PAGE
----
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Regulation

SEC needs to up its cybersecurity game, Clayton tells Senate

More cybersecurity breaches of markets should be expected, SEC Chairman Jay Clayton told a Senate oversight panel Tuesday.

"We must recognize there will be breaches … We are under constant attack from high-level actors," Mr. Clayton told the Senate Committee on Banking, Housing and Urban Affairs, which oversees the Securities and Exchange Commission.

On Sept. 21, Mr. Clayton said he learned in August that the SEC's EDGAR filing system was breached in 2016 and may have led to illicit trading on non-public information. The breach was tracked to a custom software defect in EDGAR's test filing component. Mr. Clayton said the breach did not result in unauthorized access to personally identifiable information, or present systemic risk, but that it may take "substantial time" to understand the extent and impact of the intrusion. The SEC's inspector general is also investigating the breach, which was reported to the Department of Homeland Security.

On Monday, the SEC announced an enforcement cyber unit and a task force focusing on retail investors that have been in the planning stages for months. The cyber unit, to be run by Robert A. Cohen, co-chief of the enforcement division's market abuse unit, will look for cyber-related threats to trading platforms and other critical market infrastructure, market manipulation schemes involving false information spread through electronic and social media, hacking to obtain material non-public information, and intrusions into retail brokerage accounts, among other activities.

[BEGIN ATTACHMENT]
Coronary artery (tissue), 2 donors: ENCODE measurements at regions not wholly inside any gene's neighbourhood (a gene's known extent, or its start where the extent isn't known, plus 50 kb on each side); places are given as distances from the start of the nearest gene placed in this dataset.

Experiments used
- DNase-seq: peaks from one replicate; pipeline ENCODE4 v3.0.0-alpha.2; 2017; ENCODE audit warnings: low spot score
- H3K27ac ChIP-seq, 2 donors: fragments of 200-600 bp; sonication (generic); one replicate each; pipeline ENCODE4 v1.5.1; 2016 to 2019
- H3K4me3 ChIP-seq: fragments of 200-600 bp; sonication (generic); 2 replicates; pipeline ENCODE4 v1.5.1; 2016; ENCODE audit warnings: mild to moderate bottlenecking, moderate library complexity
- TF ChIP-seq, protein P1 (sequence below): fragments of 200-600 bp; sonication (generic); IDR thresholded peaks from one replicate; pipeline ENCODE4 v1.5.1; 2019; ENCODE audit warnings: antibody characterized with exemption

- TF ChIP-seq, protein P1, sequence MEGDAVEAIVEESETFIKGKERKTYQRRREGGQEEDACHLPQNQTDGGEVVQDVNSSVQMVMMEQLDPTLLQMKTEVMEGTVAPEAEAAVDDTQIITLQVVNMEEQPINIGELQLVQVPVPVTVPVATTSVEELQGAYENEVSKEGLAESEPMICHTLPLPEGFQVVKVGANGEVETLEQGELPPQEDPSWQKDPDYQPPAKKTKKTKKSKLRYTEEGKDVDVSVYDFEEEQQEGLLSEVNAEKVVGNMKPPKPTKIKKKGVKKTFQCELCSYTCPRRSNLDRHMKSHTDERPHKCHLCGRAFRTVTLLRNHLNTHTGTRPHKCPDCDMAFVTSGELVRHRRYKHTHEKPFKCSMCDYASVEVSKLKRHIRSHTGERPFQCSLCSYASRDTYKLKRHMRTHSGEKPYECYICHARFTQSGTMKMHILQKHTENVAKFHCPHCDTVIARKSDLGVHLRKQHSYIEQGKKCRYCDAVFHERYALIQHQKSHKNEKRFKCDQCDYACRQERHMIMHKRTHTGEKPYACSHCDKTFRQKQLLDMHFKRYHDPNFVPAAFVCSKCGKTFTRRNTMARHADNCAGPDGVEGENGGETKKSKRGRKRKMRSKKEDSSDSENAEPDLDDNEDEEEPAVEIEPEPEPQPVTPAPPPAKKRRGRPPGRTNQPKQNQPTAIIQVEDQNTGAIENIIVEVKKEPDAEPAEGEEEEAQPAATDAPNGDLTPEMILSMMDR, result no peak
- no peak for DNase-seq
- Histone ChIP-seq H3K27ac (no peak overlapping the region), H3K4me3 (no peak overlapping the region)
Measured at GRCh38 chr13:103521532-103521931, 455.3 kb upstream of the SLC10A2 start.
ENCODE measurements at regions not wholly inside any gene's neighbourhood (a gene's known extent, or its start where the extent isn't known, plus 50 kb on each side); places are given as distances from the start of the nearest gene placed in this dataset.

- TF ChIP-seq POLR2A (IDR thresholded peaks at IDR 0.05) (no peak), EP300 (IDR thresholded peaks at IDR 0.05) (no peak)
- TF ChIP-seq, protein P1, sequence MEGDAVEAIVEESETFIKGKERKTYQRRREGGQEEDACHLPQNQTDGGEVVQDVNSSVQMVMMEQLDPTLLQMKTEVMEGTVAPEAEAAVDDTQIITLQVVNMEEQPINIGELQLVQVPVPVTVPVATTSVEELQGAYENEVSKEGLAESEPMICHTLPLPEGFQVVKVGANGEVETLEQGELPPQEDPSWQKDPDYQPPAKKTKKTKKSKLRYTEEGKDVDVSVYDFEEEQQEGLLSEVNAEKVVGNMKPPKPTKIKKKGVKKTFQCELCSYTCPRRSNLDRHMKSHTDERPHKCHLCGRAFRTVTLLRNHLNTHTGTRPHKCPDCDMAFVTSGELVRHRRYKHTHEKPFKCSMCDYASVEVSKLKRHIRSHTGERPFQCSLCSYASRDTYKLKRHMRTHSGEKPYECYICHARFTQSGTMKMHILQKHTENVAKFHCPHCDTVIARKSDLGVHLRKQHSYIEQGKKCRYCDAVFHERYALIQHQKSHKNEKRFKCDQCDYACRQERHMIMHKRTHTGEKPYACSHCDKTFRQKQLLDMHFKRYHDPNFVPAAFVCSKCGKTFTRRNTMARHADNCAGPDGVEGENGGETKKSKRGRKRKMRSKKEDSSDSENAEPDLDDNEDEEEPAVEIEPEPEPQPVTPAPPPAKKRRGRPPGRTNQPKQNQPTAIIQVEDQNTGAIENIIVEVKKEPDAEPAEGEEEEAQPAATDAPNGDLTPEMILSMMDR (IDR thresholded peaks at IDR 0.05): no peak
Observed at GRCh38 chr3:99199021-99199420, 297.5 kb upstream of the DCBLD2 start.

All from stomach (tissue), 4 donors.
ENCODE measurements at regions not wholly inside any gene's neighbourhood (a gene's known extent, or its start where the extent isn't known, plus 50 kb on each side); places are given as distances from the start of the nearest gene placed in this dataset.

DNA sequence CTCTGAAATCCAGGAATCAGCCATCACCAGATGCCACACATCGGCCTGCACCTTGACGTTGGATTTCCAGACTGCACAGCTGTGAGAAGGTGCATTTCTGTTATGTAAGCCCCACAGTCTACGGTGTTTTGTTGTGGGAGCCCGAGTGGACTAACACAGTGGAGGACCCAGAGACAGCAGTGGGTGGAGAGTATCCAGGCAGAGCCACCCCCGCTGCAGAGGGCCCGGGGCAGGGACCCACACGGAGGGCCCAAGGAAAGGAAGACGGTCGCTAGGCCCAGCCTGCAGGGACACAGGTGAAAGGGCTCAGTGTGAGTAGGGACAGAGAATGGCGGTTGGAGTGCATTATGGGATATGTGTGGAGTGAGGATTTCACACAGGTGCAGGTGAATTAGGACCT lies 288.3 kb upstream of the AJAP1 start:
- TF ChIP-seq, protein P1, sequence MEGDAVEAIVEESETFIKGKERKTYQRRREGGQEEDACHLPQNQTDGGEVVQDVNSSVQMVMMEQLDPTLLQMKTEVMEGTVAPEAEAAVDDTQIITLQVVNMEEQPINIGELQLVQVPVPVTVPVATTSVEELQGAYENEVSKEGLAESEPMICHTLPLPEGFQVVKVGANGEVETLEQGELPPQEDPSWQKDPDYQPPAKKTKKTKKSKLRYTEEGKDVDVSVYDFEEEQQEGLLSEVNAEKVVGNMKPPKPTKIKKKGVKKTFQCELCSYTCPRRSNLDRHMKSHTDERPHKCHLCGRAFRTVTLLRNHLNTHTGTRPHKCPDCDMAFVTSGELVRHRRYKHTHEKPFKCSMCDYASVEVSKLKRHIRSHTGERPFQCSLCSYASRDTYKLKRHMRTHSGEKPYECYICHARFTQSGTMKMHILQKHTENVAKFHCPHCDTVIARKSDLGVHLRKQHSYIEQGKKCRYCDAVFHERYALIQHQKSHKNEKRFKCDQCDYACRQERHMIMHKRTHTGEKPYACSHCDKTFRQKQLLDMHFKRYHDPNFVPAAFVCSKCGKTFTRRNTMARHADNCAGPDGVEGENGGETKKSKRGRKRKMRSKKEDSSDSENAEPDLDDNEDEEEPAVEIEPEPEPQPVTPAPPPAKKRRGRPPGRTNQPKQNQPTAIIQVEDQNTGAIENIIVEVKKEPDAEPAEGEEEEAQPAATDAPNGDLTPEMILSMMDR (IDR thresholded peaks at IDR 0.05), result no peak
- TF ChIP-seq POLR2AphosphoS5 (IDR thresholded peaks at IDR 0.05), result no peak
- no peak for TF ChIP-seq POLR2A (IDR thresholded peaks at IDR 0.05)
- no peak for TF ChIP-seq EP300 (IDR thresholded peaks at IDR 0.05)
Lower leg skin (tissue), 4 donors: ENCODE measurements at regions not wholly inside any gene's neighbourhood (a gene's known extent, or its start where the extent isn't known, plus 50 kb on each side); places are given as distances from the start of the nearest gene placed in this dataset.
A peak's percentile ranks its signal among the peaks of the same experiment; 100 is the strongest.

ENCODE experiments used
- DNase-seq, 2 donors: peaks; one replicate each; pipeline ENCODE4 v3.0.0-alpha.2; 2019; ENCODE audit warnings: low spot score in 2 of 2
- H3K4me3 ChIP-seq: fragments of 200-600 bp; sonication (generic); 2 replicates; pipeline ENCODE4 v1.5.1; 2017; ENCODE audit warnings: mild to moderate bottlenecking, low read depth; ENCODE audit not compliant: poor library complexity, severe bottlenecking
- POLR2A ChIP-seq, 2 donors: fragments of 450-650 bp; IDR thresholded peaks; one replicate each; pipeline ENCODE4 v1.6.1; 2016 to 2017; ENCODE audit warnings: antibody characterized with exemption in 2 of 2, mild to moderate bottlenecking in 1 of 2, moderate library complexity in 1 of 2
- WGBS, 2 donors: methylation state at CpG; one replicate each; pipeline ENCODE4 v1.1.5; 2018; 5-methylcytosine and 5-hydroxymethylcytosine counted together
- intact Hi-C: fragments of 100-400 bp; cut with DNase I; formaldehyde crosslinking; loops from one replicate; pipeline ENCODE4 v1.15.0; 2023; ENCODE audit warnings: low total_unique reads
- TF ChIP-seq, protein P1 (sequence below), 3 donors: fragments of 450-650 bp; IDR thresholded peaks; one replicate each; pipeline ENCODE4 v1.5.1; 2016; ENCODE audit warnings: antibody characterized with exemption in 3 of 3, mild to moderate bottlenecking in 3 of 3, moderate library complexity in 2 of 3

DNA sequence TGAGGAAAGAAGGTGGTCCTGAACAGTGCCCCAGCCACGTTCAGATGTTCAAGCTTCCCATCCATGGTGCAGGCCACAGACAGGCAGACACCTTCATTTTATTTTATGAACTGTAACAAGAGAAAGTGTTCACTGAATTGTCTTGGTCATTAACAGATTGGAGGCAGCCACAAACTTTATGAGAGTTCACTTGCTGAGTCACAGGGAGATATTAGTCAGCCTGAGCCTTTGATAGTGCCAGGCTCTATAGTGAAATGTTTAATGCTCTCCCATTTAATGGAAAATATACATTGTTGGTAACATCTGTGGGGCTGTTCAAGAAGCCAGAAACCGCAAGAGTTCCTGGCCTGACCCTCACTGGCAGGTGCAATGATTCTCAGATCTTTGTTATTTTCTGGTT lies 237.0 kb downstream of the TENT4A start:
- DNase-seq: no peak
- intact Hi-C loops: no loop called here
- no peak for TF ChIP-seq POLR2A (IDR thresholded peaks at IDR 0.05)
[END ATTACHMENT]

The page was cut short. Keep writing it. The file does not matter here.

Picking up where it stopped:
Mr. Clayton told the Senate panel that individual firms spend far more resources on cybersecurity, and that the agency needs additional resources. "We need to up our game," he said.

In his first oversight hearing since taking over the agency in May, Mr. Clayton said that along with cybersecurity, his priorities are protecting retail investors and markets and facilitating capital formation. Pressed by several senators on the Department of Labor's fiduciary rule, Mr. Clayton said that working with the DOL to harmonize the rule "is a priority for me."